John Braithwaite was many things, many great things, and the world will mourn his passing. We need people like him in our world. His dear friends – Duncan, Jim, Jamie, et all – will miss him intensely. I shall miss him. He had a presence which permeated beyond the mere times he was in the room within our social circles. The gap left behind is immeasurable.

If you wish to read more on the incomparable John Braithwaite you can do so at the following:

http://www.heraldscotland.com/mobile/comment/obituaries/john-braithwaite.16702184?_=737d9293c54057e2949a5aa1055216495d2db433 A truncated version of Duncan Lunans obituary for John which appeared in the Herald dated 16/2/2012.

http://www.childrenfromthesky.com/johnbraithwaite.asp Duncan’s personal tribute.

http://www.brompton.co.uk/education/page.asp?p=6792 The Optically Unchallenged John Braithwaite

http://www.hamiltonadvertiser.co.uk/news/local-news/hamilton-news/2012/02/09/hamilton-inventor-dies-51525-30292494/ Hamilton Advertiser obituary

http://www.astraglasgow.com/Chronology.html Chronology of ASTRA

http://www.snpclydesdaleca.info/memory.html George Sutherlands tribute on behalf of Clydesdale SNP

http://education.down2earth.eu/news/67 An appearance in the news by John, on meteors.

http://www.hamiltonadvertiser.co.uk/news/local-news/hamilton-news/2010/08/19/inventor-john-braithwaite-harnesses-power-of-uvf-rays-to-help-third-world-51525-27088828/ Harnessing UVF rays to distill water.

http://www.facebook.com/profile.php?id=100001534221896&sk=wall John’s Facebook wall, with many tributes. I direct your eyes to Jared Earle’s eulogy amongst many other heartfelt comments.

Read all of that, and you will be closing to understand 1% of the man. The word genius is thrown about too often these days, yet I have no hesitation in repeating it to describe John Braithwaite. He was the type of man, for whom the word was invented to describe. His influence, comradeship, and genius will outlive the rest of us.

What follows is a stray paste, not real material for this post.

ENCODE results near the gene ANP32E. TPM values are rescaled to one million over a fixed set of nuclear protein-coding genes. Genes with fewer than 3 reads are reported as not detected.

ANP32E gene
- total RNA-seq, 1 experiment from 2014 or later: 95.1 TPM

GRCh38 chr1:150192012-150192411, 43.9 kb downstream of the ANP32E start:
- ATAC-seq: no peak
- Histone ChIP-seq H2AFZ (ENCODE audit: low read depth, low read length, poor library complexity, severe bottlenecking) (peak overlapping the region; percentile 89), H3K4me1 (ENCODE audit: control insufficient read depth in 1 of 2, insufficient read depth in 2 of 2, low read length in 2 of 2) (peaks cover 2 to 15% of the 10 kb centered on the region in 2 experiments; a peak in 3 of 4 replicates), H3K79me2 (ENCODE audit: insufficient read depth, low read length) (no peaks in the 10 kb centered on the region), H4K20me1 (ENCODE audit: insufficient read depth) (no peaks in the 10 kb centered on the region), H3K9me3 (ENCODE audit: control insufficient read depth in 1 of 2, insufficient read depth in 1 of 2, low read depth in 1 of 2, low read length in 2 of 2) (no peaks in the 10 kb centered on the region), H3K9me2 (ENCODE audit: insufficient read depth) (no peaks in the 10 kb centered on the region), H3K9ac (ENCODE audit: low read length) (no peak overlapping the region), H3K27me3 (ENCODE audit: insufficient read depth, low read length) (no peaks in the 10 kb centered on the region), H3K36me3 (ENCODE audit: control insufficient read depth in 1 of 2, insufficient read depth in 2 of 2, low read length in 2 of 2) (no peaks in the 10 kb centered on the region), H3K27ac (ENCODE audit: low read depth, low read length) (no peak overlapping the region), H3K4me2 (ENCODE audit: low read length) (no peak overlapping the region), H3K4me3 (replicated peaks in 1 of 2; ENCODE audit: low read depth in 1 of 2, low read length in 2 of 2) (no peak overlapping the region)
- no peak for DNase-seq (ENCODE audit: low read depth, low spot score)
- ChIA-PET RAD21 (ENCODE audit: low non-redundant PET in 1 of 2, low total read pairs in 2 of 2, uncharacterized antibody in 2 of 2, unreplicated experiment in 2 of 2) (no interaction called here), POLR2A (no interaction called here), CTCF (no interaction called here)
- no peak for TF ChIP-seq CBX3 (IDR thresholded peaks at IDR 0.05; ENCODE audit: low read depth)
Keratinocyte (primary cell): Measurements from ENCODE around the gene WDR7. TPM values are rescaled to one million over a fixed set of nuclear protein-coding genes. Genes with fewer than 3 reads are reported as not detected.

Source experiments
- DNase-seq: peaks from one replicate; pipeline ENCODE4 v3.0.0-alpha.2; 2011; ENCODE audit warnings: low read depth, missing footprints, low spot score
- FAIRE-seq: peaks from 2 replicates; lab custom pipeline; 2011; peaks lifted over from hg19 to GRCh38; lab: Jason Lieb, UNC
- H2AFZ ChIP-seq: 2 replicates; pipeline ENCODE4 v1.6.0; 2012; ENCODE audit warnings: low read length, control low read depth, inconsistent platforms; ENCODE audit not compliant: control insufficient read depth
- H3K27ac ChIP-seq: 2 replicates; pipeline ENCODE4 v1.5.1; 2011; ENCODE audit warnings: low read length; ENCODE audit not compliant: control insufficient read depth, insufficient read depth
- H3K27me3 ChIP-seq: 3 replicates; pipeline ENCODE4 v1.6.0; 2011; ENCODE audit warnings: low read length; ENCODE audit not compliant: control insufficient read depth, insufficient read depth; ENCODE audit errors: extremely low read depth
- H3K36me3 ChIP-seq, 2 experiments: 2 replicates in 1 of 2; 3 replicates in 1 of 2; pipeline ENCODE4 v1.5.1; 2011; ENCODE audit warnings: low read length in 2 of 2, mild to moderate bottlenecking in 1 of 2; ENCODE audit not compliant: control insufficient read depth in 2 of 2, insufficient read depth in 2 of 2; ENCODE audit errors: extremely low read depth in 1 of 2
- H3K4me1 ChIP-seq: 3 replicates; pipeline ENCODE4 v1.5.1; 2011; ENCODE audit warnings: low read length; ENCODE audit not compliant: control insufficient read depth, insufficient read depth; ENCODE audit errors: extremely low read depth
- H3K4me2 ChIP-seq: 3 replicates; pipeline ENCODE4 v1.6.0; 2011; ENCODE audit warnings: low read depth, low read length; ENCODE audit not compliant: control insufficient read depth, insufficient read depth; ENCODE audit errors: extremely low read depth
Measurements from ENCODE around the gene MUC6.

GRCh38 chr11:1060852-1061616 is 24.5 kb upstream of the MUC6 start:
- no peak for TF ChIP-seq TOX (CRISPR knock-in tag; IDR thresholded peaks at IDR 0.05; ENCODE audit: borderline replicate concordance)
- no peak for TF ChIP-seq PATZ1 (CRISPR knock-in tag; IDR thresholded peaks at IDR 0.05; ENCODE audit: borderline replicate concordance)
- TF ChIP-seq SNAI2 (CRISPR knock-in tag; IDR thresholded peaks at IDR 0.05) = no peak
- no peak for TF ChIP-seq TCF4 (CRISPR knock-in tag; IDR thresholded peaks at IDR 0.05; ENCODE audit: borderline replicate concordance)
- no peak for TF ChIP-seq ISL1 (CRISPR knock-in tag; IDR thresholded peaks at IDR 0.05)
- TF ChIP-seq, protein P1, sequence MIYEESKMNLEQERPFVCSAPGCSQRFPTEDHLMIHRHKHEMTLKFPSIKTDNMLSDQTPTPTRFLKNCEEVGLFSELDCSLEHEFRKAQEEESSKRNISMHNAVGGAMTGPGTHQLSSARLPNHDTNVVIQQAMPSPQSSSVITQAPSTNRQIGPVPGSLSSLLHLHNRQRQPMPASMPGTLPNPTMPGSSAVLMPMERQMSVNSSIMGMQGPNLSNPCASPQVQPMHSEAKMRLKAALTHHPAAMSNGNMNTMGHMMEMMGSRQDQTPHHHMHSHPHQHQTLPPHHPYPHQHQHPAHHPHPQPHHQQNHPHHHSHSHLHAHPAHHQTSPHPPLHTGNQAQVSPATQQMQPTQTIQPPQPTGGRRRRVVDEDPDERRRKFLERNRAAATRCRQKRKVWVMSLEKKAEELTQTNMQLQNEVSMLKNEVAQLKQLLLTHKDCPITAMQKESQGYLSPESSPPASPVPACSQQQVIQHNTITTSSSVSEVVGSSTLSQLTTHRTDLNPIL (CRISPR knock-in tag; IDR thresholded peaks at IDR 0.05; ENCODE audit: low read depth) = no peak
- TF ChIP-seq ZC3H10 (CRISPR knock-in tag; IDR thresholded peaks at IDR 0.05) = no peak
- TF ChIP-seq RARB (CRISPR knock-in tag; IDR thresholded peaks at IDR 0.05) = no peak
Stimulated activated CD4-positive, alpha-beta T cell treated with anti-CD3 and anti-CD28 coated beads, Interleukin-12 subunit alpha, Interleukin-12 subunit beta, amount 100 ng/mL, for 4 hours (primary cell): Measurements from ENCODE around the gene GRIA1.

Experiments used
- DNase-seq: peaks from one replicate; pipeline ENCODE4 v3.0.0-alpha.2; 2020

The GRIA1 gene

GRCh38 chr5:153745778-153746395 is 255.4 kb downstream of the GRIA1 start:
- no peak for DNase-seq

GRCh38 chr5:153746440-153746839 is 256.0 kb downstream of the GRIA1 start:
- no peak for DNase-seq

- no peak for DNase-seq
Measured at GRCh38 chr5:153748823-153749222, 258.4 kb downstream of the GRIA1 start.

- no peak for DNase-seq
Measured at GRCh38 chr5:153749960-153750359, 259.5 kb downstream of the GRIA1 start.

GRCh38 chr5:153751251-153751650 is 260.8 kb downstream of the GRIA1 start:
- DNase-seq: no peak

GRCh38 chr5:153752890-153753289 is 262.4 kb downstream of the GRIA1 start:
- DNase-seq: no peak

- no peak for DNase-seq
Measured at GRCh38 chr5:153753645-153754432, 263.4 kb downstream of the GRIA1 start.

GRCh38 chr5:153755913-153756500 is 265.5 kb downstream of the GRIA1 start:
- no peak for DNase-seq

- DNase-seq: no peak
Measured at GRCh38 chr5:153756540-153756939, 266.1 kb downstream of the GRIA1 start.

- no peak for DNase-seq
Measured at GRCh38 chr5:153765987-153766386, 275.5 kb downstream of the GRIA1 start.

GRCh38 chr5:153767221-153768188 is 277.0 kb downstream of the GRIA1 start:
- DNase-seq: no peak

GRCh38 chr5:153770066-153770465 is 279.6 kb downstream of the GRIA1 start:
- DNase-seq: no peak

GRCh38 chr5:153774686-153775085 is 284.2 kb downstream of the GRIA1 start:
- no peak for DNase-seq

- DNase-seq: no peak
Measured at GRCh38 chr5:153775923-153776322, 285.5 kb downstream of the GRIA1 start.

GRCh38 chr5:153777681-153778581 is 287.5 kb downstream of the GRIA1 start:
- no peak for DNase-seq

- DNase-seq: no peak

**

In 1993, a plan carrying the Zambian national football team crashed, killing everybody on board. A fragmented Zambian side reached the final of the next Nations Cup, but a team well placed for their debut World Cup wound up not qualifying by a point. Until February 2012, this was the single defining moment in Zambian football.

In 2012, they still haven’t made that World Cup debut, but they have now won the Nations Cup, nearly twenty years on from that terrible tragedy. “Fate” said Dave Beattie, “if you look at where the 1993 tragedy occurred.”

Zambia have always been a hotbed of potential let down by inexperience and nerves. Now they have won the big one, time will tell if they can build from this splendid success.

“They should be seeded [for the WCQs] after their win” bemoaned Gavin Mills, but alas, the draw was made last year.

**

Asked by Time to Change this month: How to respond if someone asks “How are you?” I feel the best way to answer such questions is with honesty. You don’t need to get the violins out, a mere expression of “not being ok” when you are not is fine. Loved ones will know anyway, but appreciate the honesty, and friends will accept, for all of us have times where we aren’t.

**

A YouGov poll from last month ranked our post-war PMs. Thatcher, Churchill and Blair taking the podium places are no surprise at this point in time. Harold Wilson rising to 4th place, however, is, and a further sign of the 1964-70 governments rehabilitation.

**

Twitter moments:

“You cannot freeze pay for anyone at a time when inflation is at 5%. It'll increase homelessness, decrease spending and hurt every sector.”
Seumas Skinner



“The people making the decisions wouldnt be effected by it, which reminds me of 1928 actually.”
Michael S. Collins, 29/11/11

**



Fabio Capello left the England job. Jon Arnold responded on his treatment by the English media with the following brilliant outburst: